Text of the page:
git --git-dir=PATH_TO_OTHER_REPOSITORY_HERE/.git format-patch -k -1 --stdout COMMIT_HASH_ID_HERE| git am -3 -k

5. Check if your Branch changes are part of Other branch

cherry command lets you check whether your branch’s changes are present in some other branch or not. It will display the changes on current branch to given branch and indicate with a + or – sign to indicate if that commit is merged or not. + indicated not present while – indicates present in the given branch. Here is how to do that:

git cherry -v OTHER_BRANCH_NAME_HERE
#For example: to check with master branch
git cherry -v master

6. Start a new Branch with No History

Sometimes you need to start a new branch and do no want to carry the long history along, for example, you want to place the code in public domain(open source) but do no want to share the history.

git checkout --orphan NEW_BRANCH_NAME_HERE

7. Checkout File from Other Branch without Switching Branches

Here is how to fetch just that file you need from other branch without even have to switch branches.

git checkout BRANCH_NAME_HERE -- PATH_TO_FILE_IN_BRANCH_HERE 

8. Ignore Changes in a Tracked File

If you are working in a team and all of them are working on same branch, chances are you are going to use fetch/merge quite often. but this sometimes resets your environment specific config files which you have to change every time after merge. Using this command, you can ask git to ignore the changes to specific file. So next time you do merge, this file won’t be changed on your system.

git update-index --assume-unchanged PATH_TO_FILE_HERE

9. Check if committed changes are part of a release

The name-rev command can tell you the position of a committ with respect to a last release. Using this you can check if your changes were part of the release or not.

git name-rev --name-only COMMIT_HASH_HERE

10. Pull with rebase instead of merge

If you are working in a team which is working on same branch, then you have to do fetch/merge or pull quite often. Branch merges in git are recorded with merge commit to indicate when a feature branch was merged with mainstream. But in the scenario of multiple team members working on same branch, the regular merge causes multiple merge messages in the log causing confusion. So you can use rebase with pull to keep the history clear of useless merge messages.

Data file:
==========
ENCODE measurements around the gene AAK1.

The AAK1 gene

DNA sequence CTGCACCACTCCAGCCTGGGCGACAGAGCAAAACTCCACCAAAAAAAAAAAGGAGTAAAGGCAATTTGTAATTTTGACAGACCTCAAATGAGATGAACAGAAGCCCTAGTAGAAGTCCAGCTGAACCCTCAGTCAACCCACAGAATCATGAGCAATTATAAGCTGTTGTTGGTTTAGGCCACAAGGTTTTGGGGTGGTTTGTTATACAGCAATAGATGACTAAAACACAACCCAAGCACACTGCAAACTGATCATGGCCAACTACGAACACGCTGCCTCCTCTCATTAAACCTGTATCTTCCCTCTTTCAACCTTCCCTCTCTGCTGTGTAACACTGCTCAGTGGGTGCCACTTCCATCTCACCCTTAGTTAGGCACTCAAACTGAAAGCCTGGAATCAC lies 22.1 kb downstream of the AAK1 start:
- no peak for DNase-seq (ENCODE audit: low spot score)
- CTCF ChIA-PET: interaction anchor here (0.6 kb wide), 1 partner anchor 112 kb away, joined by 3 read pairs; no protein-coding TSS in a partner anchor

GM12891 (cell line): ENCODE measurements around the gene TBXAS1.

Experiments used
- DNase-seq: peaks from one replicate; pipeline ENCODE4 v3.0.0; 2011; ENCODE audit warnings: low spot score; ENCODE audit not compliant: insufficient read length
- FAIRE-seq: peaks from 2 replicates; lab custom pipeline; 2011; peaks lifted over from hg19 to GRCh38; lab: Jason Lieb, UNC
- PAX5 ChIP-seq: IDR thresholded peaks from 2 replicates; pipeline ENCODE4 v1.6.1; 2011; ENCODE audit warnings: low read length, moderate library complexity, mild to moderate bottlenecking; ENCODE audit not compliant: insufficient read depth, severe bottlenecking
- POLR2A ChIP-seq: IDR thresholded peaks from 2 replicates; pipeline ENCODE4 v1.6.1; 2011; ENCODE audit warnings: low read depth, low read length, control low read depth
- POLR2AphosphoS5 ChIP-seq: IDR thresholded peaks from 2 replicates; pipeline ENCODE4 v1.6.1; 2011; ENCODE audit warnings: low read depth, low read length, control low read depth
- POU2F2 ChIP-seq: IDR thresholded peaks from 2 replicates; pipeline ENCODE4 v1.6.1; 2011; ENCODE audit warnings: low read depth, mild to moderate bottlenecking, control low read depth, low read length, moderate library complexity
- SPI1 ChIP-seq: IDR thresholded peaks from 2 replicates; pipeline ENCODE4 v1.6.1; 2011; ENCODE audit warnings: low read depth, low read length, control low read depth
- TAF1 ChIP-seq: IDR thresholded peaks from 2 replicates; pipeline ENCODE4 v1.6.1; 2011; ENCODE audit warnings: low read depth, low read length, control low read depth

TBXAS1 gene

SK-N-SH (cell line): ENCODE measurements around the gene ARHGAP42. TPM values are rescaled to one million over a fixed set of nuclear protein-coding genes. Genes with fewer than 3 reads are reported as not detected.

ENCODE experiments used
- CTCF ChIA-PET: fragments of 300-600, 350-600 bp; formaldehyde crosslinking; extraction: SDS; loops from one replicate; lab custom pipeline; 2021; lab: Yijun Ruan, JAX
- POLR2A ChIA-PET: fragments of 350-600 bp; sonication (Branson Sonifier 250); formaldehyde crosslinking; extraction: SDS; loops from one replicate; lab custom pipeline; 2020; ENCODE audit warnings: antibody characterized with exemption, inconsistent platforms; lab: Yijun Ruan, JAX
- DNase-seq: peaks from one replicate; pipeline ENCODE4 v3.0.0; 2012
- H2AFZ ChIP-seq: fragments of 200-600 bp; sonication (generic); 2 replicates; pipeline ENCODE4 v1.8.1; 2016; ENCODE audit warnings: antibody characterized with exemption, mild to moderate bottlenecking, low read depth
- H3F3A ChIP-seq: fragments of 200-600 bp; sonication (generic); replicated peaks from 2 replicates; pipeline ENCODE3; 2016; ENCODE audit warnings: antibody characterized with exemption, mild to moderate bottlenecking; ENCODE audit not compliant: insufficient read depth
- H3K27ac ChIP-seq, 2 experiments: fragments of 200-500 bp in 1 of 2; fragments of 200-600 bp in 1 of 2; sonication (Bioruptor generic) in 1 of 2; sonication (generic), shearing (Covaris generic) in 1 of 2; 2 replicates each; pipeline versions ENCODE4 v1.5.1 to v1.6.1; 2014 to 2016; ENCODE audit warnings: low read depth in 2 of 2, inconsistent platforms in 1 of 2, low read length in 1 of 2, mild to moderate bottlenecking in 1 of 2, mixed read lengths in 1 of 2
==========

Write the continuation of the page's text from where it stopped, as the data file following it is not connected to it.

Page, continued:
git pull --rebase

Also, you can configure a particular branche to always rebasing:

git config branch.BRANCH_NAME_HERE.rebase true

Create Flipping Content Tabs Using jQuery

Content Tabs have become more popular lately with more and more websites and blogs using them to show more content in lesser space. Today I am going to show you how to create content tabs with nice flipping effect.

For this, you will need the QuickFlip jQuery Plugin by Jon Raasch and of course, the latest version of the incredible jQuery library.

The HTML Structure

Here’s the HTML structure you’ll need to use:

<div id="flip-tabs" >
	<ul id="flip-navigation" >
		<li class="selected"><a href="#" id="tab-0"  >Recent</a></li>
		<li><a href="#" id="tab-1" >Popular</a></li>
		<li><a href="#" id="tab-2" >Comments</a></li>
	</ul>
	<div id="flip-container" >
		<div>
			<!--Put Content for first tab here-->
		</div>
		<div>
			<!--Put Content for second tab here-->
		</div>
		<div>
			<!--Put Content for third tab here-->
		</div>
	</div>
</div>

You can add as many tabs as you like just add more div tags inside the flip-container div and to make them accessible, do add entries in the flip-navigation list to make navigation tab for new div’s. The id field of a tag in the flip-navigation list items is important.
The id’s are of type tab-x where x is the index of the content div in the flip-container. The index starts from zero, so if you add a new div below the third content div, then the id of the navigation link corresponding to it will be tab-3.

Another thing to keep in mind is the selected CSS class, that is added to the navigation item corresponding to currently open content tab.

The CSS Styles

Here are a few styles i applied to the above HTML structure. These can be customized to whatever you want.

#flip-tabs{
	width:300px;
	margin:20px auto; position:relative;
}
#flip-navigation{
	margin:0 0 10px; padding:0; 
	list-style:none;
}
#flip-navigation li{ 
	display:inline; 
}
#flip-navigation li a{
	text-decoration:none; padding:10px; 
	margin-right:0px;
	background:#f9f9f9;
	color:#333; outline:none;
	font-family:Arial; font-size:12px; text-transform:uppercase;
}
#flip-navigation li a:hover{
	background:#999; 
	color:#f0f0f0;
}
#flip-navigation li.selected a{
	background:#999;
	color:#f0f0f0;
}
#flip-container{  
	width:300px;
	font-family:Arial; font-size:13px;
}
#flip-container div{ 
	background:#fff;
}

The JavaScript Code

Finally, the javascript code that will make your flipping content tabs work:

$('document').ready(function(){
	//initialize quickflip
	$('#flip-container').quickFlip();
		
	$('#flip-navigation li a').each(function(){
		$(this).click(function(){
			$('#flip-navigation li').each(function(){
				$(this).removeClass('selected');
			});
			$(this).parent().addClass('selected');
			//extract index of tab from id of the navigation item
			var flipid=$(this).attr('id').substr(4);
			//Flip to that content tab
			$('#flip-container').quickFlipper({ }, flipid, 1);